A study looked at hospital admissions of Medicare patients and saw a large percentage of recurrent Clostridioides difficile infections (rCDI) as the primary diagnosis.
Healthcare associated infections (HAI) can be a tremendous burden on hospital systems, patients, and clinicians. Within (HAI), rCDI can be a particularly challenging burden having patients deal with the same ongoing health issue. One study looked at the number of hospital admissions of Medicare patients and saw 20% of inpatients had rCDI as the primary diagnosis.
The findings were presented virtually at the 23rd Annual Making a Difference in Infectious Disease Meeting 2021 virtual sessions.
Investigators performed a large retrospective analysis looking at Medicare patient hospital admissions. They looked at Part A Medicare claims from January 2018 to June 2019. They had a total of 43,039 patients with 47,115 CDI-related hospital admissions, and 9472 of these admissions had rCDI.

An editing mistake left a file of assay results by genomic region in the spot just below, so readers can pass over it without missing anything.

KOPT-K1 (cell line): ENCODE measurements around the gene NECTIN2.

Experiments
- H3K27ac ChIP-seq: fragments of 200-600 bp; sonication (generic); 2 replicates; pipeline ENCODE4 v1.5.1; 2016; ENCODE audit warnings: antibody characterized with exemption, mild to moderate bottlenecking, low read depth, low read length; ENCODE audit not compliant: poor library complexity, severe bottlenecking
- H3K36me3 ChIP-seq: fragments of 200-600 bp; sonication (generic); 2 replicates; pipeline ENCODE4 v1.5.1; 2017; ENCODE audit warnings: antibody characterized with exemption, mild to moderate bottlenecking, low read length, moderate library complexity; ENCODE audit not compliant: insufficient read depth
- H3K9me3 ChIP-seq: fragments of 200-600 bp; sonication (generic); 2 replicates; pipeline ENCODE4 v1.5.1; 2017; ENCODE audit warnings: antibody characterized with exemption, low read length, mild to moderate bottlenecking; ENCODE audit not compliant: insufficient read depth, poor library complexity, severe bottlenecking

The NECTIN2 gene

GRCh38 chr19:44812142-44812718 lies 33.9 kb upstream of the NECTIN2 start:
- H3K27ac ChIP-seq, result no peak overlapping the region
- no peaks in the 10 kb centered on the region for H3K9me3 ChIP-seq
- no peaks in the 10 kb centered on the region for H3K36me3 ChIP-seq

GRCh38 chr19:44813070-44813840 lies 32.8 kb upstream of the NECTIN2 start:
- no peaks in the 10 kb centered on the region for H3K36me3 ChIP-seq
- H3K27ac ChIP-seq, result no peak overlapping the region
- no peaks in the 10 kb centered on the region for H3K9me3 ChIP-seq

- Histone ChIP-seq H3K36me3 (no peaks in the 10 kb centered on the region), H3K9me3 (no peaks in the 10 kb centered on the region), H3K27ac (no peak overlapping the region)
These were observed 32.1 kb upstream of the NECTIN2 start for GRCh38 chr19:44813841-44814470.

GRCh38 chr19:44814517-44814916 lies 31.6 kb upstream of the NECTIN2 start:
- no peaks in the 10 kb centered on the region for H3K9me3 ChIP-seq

They studied a variety of factors in 2 groups: CDI-related hospital admissions and non-CDI admissions. They looked at the length of stay (LOS), costs per admission, discharge status, outcomes, and in-hospital mortality.
The results did show differences in each patient group. For example, rCDI admissions resulted in higher inpatient costs than non-rCDI admissions. Investigators also found patients’ LOS was slightly longer for rCDI than non-rCDI admissions: 6.0 (5.7) vs 5.5 (5.1) days.
Contagion spoke to principal investigator Meg Franklin, PharmD, PhD, president of Franklin Pharmaceutical Consulting who provided some insights into the understanding of the analysis including the patient implications and financial burden these challenging infections cost.